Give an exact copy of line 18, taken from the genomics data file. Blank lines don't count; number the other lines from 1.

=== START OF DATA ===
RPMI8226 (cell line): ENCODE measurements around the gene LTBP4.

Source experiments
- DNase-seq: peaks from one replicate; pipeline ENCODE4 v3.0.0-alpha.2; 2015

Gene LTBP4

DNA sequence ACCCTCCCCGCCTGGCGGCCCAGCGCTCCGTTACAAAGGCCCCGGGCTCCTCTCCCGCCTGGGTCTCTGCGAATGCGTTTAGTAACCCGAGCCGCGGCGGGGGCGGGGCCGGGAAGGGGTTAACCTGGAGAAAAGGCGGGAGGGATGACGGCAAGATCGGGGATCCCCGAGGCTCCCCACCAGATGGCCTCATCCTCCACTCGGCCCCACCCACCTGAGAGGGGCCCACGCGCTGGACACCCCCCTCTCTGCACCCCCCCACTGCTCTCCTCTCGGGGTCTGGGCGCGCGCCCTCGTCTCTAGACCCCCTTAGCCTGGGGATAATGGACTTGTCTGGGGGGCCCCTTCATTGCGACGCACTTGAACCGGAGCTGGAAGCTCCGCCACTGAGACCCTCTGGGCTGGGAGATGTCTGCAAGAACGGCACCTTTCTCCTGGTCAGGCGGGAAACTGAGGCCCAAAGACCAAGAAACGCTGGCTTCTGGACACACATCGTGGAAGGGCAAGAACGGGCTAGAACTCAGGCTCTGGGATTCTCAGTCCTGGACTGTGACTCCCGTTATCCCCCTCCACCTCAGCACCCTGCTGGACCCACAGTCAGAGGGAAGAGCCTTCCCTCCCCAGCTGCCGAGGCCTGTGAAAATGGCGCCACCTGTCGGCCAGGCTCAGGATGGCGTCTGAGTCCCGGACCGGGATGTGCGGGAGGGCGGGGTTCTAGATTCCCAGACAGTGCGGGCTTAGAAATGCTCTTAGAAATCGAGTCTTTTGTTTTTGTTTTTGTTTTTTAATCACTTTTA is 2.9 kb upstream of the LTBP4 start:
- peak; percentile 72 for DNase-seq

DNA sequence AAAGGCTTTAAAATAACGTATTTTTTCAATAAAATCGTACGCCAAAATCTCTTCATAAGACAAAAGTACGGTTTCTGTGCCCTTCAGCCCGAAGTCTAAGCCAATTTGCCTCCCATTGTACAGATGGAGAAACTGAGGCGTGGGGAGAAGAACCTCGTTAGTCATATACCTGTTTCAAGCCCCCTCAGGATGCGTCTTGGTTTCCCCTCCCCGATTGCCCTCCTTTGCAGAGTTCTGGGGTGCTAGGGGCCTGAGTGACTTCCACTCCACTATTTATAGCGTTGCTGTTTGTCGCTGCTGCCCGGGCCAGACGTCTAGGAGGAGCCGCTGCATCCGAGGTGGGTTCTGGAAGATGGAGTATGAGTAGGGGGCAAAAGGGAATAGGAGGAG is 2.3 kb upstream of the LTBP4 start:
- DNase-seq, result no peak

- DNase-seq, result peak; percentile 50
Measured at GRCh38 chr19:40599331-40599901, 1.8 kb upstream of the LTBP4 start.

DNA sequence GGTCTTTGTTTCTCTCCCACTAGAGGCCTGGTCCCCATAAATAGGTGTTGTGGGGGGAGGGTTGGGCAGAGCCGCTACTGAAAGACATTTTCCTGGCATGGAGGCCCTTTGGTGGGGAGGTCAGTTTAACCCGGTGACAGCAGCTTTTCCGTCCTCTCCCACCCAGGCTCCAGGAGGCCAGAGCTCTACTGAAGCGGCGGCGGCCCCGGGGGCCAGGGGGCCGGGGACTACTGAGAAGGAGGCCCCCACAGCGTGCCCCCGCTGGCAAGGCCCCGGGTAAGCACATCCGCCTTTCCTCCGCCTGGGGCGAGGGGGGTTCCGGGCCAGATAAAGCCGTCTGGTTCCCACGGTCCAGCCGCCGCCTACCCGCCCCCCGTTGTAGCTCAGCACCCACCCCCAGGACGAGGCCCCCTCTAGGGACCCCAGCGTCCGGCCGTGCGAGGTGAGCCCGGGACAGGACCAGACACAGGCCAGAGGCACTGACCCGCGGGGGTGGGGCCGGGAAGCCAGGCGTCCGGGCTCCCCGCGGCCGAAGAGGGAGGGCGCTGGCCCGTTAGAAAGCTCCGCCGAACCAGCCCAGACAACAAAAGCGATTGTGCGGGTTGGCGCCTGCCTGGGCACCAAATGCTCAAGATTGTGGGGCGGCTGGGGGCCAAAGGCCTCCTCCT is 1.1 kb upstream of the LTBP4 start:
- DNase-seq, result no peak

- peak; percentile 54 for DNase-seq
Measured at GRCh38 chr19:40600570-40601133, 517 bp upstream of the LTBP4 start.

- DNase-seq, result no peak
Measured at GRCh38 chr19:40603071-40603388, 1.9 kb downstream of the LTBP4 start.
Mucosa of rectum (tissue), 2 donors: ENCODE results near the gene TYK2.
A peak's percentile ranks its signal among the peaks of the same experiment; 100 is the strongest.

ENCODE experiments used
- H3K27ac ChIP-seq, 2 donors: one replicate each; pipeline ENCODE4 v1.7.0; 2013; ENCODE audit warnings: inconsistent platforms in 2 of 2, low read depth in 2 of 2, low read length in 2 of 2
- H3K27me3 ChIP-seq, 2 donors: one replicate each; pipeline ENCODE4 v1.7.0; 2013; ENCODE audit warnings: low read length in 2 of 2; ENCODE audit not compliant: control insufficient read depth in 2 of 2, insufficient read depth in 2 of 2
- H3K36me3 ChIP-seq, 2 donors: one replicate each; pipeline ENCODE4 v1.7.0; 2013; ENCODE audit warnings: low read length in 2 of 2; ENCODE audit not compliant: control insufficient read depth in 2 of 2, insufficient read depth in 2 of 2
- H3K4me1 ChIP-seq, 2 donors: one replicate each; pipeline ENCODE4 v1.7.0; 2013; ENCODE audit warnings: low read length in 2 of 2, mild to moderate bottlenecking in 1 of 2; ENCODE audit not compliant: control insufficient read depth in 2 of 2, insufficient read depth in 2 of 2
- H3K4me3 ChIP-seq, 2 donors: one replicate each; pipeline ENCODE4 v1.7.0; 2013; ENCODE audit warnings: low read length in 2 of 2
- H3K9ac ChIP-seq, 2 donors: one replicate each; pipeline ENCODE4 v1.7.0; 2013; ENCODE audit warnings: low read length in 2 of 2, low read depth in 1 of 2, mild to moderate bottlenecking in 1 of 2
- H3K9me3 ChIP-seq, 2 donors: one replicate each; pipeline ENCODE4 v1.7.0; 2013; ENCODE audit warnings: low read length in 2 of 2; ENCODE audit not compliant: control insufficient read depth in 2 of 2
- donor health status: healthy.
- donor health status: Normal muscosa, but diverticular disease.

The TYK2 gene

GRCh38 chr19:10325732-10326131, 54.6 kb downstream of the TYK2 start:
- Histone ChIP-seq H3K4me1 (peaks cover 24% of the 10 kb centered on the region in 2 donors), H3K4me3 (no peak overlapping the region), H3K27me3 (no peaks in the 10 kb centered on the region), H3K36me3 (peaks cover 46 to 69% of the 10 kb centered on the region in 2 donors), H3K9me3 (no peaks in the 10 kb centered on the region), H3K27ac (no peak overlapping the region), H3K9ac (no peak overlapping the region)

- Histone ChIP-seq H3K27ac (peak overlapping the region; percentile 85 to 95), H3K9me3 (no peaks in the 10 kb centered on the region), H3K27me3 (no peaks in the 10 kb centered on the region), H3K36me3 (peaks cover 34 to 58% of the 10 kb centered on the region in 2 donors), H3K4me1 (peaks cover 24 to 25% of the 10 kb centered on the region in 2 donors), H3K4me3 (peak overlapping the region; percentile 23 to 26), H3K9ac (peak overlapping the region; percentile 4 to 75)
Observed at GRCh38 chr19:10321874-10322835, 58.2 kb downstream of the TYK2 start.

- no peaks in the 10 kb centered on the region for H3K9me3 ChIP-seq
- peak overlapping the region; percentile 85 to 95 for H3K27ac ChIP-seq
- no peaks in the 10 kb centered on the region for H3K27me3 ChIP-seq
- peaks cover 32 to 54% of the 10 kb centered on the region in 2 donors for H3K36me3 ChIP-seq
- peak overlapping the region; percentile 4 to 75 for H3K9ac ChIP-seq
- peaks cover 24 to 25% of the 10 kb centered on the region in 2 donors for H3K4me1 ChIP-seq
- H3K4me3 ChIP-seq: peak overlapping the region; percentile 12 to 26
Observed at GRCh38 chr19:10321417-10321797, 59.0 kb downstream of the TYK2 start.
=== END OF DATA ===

A peak's percentile ranks its signal among the peaks of the same experiment; 100 is the strongest.